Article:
Sanford Biggers creates objects and environments informed by sources as diverse as Eastern religions, African American vernacular culture, and the rituals of the African Diaspora. He crafts situations in which Hip-Hop can merge with Buddhism and seemingly incongruous ideals find equal footing.
Biggers points to a teenage experience while growing up in Los Angeles as his earliest recollection of an intersection between Asian and African-American culture: wearing slip-on karate shoes for break-dancing. From this tenuous connection, Biggers became increasingly aware of meaningful philosophical links between the two cultures. Such ideals took hold in his artistic practice during the period in the early 1990s when Biggers lived in Nagoya, Japan. There the artist witnessed a true confluence of cultural expression, drawing connections between Hip-Hop, Buddhism, Shinto, break-dancing, sand-painted mandalas, graffiti, jazz, martial arts, and the rituals associated with each of these practices.
This exhibition, entitled both/and not either/or, unites recent objects, installations and video works. Working with common materials and objects, Biggers creates a quasi-domestic environment – a bed, a framed picture, a tunic, a piano – that gains power via interaction with the viewer. Biggers states, “The performative aspect of my work is usually the ritual use of the sculptural object…the viewing experience is no longer passive, but active.” Accompanying these objects are two newly produced video works resulting from Biggers’ 2003 artist-in-residency in Japan. Biggers offers a contemplative environment in which to experience these video works, which depict the artist participating in derived versions of Japanese rituals, specifically a Buddhist bell ceremony and a Sumo retirement ceremony. He infuses each of these traditional activities with certain indicators and sensibilities taken from Hip-Hop culture and Rastafarian roots.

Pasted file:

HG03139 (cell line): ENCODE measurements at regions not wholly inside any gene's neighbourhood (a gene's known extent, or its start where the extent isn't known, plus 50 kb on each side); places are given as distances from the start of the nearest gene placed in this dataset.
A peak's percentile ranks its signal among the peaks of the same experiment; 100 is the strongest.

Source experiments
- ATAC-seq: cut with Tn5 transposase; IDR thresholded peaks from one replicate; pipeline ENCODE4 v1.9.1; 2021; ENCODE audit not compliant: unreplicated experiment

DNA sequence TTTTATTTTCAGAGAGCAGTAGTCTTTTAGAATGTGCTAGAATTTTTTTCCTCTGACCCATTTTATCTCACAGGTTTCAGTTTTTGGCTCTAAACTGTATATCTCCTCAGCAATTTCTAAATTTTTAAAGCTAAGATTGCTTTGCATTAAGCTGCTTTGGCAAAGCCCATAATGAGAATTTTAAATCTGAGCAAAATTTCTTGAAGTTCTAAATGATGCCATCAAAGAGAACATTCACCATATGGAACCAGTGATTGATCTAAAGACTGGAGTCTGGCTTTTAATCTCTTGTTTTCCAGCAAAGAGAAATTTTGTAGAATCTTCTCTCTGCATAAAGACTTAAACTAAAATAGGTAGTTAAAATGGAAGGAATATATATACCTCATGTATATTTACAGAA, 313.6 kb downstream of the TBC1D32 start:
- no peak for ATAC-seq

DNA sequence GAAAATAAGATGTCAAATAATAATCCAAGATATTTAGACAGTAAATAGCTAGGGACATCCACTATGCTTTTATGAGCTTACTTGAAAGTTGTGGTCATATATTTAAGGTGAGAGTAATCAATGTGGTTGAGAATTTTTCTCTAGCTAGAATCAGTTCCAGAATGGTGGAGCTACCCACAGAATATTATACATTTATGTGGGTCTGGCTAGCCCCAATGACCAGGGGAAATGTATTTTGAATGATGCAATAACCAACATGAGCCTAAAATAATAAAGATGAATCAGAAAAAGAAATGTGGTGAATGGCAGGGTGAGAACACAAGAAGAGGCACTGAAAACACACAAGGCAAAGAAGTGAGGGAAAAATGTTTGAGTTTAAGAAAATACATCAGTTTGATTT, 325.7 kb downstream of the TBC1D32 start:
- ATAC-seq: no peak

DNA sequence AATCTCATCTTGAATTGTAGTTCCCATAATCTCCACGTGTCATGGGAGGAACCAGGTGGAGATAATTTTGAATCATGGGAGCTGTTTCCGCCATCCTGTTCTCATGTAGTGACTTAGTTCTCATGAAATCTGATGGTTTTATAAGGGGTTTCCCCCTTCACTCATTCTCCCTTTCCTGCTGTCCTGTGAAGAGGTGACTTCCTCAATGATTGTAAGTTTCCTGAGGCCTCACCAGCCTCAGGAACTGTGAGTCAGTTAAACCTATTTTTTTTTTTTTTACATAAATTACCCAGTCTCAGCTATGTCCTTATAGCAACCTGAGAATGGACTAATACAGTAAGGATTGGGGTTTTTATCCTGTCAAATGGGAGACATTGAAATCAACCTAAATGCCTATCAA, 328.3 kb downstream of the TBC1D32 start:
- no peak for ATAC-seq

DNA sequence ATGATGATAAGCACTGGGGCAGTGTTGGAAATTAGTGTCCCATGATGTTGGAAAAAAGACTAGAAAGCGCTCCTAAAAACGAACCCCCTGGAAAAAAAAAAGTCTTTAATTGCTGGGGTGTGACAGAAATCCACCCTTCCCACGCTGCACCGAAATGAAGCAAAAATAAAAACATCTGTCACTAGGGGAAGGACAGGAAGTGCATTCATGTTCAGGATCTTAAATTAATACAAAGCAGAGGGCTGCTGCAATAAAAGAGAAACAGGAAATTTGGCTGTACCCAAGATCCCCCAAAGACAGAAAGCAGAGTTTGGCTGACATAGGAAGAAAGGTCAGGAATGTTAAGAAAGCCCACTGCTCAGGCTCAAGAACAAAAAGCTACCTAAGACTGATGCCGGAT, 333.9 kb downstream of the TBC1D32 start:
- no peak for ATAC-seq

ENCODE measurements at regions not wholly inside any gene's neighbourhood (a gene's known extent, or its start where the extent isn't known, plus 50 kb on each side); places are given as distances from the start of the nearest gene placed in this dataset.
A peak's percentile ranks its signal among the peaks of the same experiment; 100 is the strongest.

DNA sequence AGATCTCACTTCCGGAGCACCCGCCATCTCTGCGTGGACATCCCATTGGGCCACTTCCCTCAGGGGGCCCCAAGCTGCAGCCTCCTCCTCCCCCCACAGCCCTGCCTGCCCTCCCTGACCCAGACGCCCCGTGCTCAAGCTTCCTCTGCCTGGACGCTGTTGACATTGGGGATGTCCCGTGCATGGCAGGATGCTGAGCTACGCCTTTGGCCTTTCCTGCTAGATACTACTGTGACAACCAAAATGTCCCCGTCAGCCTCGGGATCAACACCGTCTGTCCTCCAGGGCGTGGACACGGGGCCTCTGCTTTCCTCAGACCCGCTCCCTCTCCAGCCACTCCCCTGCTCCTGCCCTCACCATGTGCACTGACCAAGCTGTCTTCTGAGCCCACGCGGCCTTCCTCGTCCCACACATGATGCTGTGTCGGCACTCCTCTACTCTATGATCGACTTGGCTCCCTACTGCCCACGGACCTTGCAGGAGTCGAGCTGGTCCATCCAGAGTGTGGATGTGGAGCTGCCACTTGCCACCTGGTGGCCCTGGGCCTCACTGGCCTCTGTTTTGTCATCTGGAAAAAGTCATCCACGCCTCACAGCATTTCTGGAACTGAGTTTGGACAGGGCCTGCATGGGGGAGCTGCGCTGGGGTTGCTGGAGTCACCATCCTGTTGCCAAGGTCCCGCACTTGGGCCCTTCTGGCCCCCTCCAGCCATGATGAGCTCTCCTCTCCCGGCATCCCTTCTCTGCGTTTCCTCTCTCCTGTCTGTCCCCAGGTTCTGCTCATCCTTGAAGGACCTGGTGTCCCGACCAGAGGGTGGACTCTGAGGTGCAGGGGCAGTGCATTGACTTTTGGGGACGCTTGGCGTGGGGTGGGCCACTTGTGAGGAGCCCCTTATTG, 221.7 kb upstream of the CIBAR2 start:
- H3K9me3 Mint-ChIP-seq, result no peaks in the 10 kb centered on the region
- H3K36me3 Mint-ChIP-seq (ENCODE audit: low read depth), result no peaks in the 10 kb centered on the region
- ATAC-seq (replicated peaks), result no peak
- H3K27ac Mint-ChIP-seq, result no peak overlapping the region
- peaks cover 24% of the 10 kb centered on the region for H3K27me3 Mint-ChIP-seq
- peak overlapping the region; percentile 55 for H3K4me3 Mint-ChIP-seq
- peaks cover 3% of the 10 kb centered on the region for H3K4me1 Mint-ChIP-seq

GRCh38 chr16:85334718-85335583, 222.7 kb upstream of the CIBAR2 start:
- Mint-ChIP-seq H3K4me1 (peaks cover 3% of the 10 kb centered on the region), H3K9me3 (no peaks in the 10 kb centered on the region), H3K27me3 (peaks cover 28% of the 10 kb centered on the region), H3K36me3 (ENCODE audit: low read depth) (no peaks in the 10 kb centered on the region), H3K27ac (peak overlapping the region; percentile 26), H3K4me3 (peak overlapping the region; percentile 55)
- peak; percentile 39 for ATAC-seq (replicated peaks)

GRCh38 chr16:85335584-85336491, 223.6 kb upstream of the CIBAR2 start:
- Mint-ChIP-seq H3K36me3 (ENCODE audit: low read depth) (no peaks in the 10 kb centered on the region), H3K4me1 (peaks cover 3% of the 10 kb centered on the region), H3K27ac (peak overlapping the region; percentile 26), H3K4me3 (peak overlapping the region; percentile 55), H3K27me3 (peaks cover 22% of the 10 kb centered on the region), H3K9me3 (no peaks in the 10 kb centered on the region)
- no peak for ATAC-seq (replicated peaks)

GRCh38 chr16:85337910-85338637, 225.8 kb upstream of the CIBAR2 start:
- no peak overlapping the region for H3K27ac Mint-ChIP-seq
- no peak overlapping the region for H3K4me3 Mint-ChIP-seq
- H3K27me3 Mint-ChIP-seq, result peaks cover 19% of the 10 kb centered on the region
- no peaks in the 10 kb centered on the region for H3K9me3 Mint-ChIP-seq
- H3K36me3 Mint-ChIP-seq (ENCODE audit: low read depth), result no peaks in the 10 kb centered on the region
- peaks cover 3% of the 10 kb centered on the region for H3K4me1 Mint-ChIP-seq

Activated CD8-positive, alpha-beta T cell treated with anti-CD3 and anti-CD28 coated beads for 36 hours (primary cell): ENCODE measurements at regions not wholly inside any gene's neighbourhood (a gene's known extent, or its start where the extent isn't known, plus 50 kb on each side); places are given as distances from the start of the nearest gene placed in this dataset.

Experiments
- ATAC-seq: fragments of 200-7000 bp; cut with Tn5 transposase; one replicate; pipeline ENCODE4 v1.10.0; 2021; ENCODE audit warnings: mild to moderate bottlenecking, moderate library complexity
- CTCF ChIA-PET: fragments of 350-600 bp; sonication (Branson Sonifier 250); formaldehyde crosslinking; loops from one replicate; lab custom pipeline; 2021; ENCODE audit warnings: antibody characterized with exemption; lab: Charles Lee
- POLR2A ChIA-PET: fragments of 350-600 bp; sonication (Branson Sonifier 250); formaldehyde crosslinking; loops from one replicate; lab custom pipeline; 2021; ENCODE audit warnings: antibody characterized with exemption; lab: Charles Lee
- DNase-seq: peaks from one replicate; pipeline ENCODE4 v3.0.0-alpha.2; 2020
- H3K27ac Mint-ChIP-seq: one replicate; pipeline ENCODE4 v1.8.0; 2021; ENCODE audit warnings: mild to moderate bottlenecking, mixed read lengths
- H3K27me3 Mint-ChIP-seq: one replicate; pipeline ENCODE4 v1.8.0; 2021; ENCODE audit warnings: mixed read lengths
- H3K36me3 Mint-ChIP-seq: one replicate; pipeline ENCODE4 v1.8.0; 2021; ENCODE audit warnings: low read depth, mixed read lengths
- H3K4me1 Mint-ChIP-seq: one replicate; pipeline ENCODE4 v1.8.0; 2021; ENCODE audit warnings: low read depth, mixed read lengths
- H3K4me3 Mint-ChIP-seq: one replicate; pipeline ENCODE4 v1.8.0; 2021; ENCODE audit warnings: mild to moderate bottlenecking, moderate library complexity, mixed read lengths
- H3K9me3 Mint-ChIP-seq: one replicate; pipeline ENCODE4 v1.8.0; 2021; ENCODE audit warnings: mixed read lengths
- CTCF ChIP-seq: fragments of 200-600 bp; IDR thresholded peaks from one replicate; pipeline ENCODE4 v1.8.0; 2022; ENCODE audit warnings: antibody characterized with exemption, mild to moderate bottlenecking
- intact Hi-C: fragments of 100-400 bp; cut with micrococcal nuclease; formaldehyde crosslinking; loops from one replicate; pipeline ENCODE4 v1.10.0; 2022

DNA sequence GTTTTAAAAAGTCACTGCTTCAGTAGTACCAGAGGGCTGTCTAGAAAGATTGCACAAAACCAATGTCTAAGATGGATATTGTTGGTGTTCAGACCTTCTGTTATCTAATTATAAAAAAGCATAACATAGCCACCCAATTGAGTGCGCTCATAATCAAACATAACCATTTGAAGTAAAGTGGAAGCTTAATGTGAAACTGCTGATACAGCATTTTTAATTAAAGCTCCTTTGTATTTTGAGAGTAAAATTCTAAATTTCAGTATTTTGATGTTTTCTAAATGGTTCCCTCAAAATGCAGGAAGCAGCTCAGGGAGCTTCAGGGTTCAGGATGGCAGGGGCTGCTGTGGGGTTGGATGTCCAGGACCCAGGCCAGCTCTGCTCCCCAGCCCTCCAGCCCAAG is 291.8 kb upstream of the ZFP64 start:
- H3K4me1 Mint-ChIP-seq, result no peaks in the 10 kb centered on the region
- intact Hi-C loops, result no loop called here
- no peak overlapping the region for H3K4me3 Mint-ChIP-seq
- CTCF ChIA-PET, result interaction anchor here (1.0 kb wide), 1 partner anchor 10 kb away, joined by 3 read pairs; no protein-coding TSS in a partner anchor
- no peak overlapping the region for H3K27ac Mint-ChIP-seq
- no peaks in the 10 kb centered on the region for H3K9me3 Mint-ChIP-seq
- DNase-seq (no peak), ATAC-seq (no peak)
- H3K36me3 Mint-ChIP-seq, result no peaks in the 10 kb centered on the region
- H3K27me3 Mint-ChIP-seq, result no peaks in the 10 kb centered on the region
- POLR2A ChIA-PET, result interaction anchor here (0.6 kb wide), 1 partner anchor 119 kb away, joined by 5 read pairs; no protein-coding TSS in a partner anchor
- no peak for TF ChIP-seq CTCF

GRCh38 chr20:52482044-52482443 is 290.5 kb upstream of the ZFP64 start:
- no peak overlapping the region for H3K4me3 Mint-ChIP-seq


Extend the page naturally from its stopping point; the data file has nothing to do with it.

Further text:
Sanford Biggers lives and works in New York. He graduated from The School of the Art Institute of Chicago in 1999. His work has been featured in numerous solo and group exhibitions at such venues as The Studio Museum in Harlem, New York (2003), Princeton University Art Museum, New Jersey (2003), Contemporary Arts Museum, Houston, Texas (2003), Whitney Biennial, Whitney Museum of American Art, New York (2002), Trafo Gallery, Budapest, Hungary(2002), Berkeley Art Museum, University of California, Berkeley (2002) and Yerba Buena Center for the Arts, San Francisco (2001). Biggers participated in the Rosenthal Center’s inaugural exhibition Somewhere Better than this Place in 2003 and is also featured in the upcoming traveling exhibition Black President: The Art and Legacy of Fela Anikulapo Kuti organized by the New Museum, New York and arriving at the CAC in Winter of 2004.